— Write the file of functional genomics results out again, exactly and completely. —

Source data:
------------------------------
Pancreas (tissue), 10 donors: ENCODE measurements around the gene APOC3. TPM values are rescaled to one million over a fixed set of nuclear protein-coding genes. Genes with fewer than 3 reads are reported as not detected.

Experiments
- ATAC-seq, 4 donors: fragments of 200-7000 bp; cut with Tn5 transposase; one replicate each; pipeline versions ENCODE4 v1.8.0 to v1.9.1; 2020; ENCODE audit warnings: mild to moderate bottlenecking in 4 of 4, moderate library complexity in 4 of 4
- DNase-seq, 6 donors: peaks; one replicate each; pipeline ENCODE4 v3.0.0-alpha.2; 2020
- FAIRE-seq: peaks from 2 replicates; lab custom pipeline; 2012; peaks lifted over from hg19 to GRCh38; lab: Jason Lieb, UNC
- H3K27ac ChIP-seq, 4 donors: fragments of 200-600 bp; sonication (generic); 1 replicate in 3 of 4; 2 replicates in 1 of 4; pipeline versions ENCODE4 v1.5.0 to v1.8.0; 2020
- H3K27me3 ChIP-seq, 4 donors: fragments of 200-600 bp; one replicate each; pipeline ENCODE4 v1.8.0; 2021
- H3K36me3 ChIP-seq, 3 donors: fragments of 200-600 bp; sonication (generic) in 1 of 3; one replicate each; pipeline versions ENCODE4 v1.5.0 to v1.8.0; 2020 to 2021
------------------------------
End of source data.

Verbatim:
Pancreas (tissue), 10 donors: ENCODE measurements around the gene APOC3. TPM values are rescaled to one million over a fixed set of nuclear protein-coding genes. Genes with fewer than 3 reads are reported as not detected.

Experiments
- ATAC-seq, 4 donors: fragments of 200-7000 bp; cut with Tn5 transposase; one replicate each; pipeline versions ENCODE4 v1.8.0 to v1.9.1; 2020; ENCODE audit warnings: mild to moderate bottlenecking in 4 of 4, moderate library complexity in 4 of 4
- DNase-seq, 6 donors: peaks; one replicate each; pipeline ENCODE4 v3.0.0-alpha.2; 2020
- FAIRE-seq: peaks from 2 replicates; lab custom pipeline; 2012; peaks lifted over from hg19 to GRCh38; lab: Jason Lieb, UNC
- H3K27ac ChIP-seq, 4 donors: fragments of 200-600 bp; sonication (generic); 1 replicate in 3 of 4; 2 replicates in 1 of 4; pipeline versions ENCODE4 v1.5.0 to v1.8.0; 2020
- H3K27me3 ChIP-seq, 4 donors: fragments of 200-600 bp; one replicate each; pipeline ENCODE4 v1.8.0; 2021
- H3K36me3 ChIP-seq, 3 donors: fragments of 200-600 bp; sonication (generic) in 1 of 3; one replicate each; pipeline versions ENCODE4 v1.5.0 to v1.8.0; 2020 to 2021